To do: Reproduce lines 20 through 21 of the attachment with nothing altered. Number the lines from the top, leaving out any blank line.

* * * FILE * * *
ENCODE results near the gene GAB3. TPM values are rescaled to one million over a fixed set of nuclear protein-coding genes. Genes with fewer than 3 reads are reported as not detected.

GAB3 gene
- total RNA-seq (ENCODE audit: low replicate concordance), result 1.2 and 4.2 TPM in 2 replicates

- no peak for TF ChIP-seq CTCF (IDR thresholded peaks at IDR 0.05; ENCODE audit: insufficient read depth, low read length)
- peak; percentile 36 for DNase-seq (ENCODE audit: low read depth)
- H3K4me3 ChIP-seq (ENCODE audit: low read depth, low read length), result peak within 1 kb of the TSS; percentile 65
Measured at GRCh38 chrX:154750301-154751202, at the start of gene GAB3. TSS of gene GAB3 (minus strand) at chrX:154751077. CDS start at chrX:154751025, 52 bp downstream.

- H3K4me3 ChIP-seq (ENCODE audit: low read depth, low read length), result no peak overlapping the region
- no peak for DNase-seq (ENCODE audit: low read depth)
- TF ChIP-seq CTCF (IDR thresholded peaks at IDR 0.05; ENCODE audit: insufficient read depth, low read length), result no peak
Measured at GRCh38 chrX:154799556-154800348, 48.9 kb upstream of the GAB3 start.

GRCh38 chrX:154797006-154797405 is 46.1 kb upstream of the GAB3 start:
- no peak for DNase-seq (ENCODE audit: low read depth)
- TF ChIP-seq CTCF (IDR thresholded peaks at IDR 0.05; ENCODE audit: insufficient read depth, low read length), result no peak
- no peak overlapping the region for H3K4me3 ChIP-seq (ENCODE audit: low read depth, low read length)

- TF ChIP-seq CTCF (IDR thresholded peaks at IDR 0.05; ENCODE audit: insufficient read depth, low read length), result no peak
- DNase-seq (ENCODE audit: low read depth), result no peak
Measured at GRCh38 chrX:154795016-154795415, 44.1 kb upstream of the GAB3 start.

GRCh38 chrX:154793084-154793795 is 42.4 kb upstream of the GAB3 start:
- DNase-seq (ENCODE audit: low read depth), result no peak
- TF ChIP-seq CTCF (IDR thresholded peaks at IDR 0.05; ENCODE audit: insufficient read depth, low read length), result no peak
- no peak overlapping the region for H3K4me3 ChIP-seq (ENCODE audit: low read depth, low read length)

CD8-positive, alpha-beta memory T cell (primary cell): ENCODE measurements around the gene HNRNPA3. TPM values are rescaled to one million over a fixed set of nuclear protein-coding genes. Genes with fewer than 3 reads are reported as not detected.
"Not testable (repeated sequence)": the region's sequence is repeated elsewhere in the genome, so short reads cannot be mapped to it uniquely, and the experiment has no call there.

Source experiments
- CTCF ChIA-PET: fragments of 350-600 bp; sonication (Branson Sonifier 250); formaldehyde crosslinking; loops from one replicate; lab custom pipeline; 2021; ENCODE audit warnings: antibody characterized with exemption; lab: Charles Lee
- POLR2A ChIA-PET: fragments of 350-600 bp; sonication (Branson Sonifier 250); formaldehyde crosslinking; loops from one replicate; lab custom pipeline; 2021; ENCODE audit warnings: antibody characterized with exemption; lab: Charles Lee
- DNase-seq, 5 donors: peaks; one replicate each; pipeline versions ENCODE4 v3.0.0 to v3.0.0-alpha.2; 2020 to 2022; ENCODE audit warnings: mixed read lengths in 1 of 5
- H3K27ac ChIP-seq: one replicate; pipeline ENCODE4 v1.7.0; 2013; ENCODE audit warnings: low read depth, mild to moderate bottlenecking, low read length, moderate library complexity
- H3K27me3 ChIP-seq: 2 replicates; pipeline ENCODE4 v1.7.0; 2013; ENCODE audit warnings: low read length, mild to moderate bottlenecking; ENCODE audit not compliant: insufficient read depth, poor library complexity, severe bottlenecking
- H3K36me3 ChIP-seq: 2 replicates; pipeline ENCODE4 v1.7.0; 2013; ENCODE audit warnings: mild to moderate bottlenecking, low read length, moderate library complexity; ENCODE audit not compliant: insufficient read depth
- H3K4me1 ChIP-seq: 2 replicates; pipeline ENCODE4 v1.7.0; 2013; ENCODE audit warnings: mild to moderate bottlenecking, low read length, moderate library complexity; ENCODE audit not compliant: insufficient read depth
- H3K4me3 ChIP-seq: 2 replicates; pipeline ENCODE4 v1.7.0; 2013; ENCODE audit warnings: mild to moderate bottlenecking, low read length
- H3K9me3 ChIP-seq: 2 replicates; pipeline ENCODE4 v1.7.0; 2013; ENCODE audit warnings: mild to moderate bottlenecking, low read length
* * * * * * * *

- DNase-seq (ENCODE audit: low read depth), result no peak
- TF ChIP-seq CTCF (IDR thresholded peaks at IDR 0.05; ENCODE audit: insufficient read depth, low read length), result no peak